What the “Crisis in Black Education” Means Today
The Association for the Study of African American Life and History (ASALH) was established by Carter G. Woodson, in 1915. The organization founded Black History Month, and its mission is to, “promote, research, preserve, interpret and disseminate information about Black life, history and culture to the global community.” For 2017, ASALH has selected the theme, “The Crisis in Black Education” in order to “focus on the crucial role of education in the history of African Americans.”
You’re not alone if the theme caught your attention. So what does it actually mean?
This month, the PAWs team had an opportunity to speak with Dr. Newton Miller, Program Chair for the Department of Education Studies (DES) at Ashford University. According to Dr. Miller, “Education is a gateway to opportunities. It’s the teeth to making dreams, goals, and aspirations happen. It brings self-worth to a person, and once a person has self-worth, then they can no longer be enslaved. Their mind is free…Embracing the power and the purpose of education, that’s at the core of the crisis of education in the Black community.”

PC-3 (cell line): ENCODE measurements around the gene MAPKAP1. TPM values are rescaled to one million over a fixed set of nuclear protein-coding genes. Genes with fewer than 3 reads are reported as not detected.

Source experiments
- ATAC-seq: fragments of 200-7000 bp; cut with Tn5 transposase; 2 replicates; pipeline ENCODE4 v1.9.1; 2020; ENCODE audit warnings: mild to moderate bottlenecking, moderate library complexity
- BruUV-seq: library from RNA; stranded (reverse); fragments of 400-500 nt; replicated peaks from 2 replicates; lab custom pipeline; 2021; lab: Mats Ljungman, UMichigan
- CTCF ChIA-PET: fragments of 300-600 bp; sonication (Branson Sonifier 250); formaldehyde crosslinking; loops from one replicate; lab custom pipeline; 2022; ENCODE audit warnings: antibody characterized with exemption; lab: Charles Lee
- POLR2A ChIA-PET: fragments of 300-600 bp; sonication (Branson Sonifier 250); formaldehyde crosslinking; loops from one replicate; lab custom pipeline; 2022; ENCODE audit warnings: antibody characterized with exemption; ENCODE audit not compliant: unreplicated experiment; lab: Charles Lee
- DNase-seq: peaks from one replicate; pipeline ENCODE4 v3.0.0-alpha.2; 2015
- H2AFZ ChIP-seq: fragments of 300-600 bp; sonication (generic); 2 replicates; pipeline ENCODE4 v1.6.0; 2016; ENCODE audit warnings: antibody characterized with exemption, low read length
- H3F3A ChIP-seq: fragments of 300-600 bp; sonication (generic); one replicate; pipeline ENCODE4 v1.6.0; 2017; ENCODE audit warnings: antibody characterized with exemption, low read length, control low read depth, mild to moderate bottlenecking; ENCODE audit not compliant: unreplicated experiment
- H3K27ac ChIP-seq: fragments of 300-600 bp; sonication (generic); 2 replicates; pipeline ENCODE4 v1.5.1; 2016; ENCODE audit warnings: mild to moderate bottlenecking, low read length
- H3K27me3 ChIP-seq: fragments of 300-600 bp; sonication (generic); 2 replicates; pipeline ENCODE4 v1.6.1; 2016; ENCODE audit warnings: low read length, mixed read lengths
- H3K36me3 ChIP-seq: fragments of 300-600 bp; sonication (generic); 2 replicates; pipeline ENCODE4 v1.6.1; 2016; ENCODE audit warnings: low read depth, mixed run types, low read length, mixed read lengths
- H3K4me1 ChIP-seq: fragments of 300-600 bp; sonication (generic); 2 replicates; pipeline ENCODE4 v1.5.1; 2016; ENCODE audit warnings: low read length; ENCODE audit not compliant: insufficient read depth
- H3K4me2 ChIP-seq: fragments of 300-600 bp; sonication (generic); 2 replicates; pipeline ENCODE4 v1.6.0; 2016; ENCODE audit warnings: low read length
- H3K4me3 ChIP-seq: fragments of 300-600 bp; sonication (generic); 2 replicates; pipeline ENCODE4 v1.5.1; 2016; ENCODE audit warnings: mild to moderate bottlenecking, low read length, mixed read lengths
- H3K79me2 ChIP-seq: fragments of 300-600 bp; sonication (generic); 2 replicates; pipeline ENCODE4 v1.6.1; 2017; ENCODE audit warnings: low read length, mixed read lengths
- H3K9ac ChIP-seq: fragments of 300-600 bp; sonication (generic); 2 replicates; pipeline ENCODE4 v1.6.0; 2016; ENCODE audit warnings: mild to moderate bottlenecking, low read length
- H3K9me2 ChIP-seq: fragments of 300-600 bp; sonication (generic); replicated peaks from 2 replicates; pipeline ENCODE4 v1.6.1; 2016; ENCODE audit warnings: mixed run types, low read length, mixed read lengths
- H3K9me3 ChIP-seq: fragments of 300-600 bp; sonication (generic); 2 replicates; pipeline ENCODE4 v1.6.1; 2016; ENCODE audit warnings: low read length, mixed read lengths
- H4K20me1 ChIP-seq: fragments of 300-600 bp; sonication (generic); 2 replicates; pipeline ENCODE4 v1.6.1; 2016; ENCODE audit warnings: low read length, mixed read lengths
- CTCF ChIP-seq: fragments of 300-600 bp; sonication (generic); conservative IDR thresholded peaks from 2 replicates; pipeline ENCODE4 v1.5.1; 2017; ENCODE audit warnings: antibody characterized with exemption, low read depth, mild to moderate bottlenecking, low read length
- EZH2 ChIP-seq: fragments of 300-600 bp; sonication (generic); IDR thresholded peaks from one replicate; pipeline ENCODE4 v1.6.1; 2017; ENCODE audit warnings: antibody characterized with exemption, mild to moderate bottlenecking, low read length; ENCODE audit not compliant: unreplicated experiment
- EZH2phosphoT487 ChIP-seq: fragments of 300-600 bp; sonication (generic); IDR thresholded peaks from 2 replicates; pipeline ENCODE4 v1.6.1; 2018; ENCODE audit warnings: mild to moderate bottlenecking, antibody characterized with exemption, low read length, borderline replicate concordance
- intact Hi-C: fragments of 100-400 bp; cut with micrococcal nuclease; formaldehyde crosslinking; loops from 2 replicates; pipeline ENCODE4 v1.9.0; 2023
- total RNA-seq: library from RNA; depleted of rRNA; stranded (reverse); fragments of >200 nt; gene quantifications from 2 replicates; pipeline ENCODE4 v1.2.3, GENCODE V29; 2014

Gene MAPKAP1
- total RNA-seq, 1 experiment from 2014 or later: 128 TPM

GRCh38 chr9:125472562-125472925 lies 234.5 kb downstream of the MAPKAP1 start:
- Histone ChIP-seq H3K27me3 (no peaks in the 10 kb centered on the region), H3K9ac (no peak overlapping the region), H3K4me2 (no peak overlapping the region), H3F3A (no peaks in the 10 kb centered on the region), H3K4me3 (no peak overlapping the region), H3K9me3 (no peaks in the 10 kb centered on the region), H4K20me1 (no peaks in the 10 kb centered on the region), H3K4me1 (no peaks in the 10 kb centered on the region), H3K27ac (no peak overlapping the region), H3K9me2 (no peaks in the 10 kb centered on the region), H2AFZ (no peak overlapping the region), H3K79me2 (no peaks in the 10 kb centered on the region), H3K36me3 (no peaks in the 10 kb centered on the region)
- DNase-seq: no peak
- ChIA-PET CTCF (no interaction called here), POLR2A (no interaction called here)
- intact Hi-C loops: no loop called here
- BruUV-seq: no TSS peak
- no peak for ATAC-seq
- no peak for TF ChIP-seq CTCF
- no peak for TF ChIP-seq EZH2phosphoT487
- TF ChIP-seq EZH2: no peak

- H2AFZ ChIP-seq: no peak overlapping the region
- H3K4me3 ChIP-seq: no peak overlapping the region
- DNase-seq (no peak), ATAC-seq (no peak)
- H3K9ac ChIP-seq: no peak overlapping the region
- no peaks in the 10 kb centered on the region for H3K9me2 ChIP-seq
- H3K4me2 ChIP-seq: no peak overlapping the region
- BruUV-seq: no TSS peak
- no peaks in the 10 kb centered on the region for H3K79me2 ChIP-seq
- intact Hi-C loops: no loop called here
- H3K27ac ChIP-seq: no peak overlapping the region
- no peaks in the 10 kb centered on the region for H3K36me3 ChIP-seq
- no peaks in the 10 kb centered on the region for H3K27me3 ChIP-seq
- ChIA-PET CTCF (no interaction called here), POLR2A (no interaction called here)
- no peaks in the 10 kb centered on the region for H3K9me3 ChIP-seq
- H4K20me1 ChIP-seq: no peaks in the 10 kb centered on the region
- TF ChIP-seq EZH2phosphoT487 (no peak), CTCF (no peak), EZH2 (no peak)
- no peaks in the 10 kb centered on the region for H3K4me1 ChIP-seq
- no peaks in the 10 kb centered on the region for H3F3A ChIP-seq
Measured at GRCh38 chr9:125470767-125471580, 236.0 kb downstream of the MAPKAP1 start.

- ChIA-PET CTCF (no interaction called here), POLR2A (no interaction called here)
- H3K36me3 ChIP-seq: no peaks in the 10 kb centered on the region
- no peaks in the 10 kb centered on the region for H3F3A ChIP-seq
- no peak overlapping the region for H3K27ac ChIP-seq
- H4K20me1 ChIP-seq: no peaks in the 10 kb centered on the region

As a Program Chair at Ashford, Dr. Miller tells us about his role relative to the 2017 theme. “I am charged to build a culture in the faculty and the students that encourages both groups to invest in themselves.” Additionally, “I am charged to make sure every student in the DES has access to the type of instruction and support that allows them to embrace this educational opportunity.”
Dr. Miller leaves the PAWs team with some final thoughts. “In our communities, we may not be able to re-route funding sources, dispel the political regimes, acquire better resources, and increase access to facilities and such, at least not immediately. But, we can immediately change our thinking. We can change the perception that education is an us vs. them thing. We can flood our communities with the message that education is a must, it is a necessary step for survival. We can refuse to allow our children to settle for mediocrity from themselves, and we can refuse to accept mediocrity from the schools our children attend. We can get involved in the schools and make school systems know they are supported and at the same time monitored because public schools belong to the public.”
To hear more from Dr. Miller, including his research findings about factors that contribute to success for men of color in online higher education environments, check out this month’s video.
Written by Ashford University staff